Can Iran and the US reach a nuclear deal in the coming months, one that preserves Iran's enrichment program yet satisfies the US's sanctions regimen against the Islamic Republic? It is possible, but the pressure for the current negotiations between Secretary of State Kerry and Foreign Minister Zarif to fail is immense, and comes from multiple domestic actors in both countries, as well as from American allies in the Middle East.
Obama's biggest stumbling block domestically is Congress, and the myriad lobbying groups opposed to a negotiated solution with Iran as long it remans an Islamic Republic. There are some Iranian associations (like the former terrorist organization MEK), but most of the pressure comes from Israel advocacy organizations like AIPAC, along with neoconservative think tanks such as the FDD or AEI. These groups - except for AIPAC - cannot really push Obama, but they can and have been pushing Congress. Republicans, especially, want to claim credit for sanctions bringing the Iranians to the UN with all this talk of cooperation and hints of nuclear concessions - but then, the issue arises of who is willing to say: "the sanctions have worked, let's talk concessions" instead of "Iran is bleeding white financially, tighten the screws and go for broke." And procedurally, this spider's web - as the International Crisis Group calls it - of sanctions cannot just be overridden by the President. Already, the Senate is mulling whether or not to enact even more sanctions, and this is no bluff. This is a concerted effort to pull Obama away from diplomacy and send Rouhani back empty-handed.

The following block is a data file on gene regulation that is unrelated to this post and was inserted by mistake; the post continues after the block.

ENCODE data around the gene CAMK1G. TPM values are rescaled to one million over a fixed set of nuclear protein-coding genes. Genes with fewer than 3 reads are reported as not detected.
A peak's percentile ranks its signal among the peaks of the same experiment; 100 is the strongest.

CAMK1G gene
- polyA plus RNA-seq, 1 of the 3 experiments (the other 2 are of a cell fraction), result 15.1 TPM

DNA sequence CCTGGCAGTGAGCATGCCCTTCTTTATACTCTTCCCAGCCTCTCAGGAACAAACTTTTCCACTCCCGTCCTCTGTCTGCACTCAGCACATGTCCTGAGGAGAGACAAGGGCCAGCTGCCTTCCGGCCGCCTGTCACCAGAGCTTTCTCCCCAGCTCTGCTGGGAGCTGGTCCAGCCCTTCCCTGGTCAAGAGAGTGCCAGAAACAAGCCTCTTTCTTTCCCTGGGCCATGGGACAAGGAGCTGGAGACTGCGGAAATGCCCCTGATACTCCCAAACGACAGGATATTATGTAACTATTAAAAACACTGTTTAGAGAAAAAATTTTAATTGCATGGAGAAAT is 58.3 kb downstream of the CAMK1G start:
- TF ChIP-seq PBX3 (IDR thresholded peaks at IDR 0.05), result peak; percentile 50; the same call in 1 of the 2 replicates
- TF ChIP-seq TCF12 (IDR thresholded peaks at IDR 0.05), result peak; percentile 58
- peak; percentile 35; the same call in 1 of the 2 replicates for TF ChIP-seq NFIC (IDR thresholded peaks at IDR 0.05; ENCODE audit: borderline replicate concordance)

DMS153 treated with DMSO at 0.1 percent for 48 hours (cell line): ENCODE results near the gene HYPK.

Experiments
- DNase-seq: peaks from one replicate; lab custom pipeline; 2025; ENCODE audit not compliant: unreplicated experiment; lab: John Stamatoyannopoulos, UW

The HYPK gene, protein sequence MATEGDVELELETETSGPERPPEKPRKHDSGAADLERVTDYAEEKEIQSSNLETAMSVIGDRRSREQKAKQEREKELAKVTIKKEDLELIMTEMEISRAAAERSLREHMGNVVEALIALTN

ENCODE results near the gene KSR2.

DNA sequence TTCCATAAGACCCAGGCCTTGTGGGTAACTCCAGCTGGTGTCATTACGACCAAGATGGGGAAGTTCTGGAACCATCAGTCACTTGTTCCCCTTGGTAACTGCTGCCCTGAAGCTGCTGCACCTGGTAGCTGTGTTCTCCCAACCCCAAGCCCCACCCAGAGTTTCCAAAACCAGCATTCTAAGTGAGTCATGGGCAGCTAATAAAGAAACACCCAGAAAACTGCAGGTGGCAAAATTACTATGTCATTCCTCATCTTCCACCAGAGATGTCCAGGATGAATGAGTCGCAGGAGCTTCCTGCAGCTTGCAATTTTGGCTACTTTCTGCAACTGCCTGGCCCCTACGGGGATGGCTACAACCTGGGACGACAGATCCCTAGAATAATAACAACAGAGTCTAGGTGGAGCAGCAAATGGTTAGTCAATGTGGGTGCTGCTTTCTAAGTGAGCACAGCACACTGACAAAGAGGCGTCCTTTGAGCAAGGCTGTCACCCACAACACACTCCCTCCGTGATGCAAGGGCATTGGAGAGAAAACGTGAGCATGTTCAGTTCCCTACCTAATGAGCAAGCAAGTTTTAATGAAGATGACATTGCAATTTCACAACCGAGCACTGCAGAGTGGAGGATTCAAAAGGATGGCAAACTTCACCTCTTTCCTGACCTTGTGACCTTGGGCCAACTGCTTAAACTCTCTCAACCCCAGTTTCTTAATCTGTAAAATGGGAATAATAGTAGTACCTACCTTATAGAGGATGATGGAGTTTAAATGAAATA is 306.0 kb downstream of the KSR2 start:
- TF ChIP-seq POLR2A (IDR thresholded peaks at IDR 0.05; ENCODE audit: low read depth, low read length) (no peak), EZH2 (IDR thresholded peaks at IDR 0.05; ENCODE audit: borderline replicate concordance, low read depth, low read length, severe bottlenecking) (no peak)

There are also other competing interests on the US side: Israel and the Gulf states, especially Saudi Arabia. All are united by their fear and animus towards Iran's regional ambitions.Read More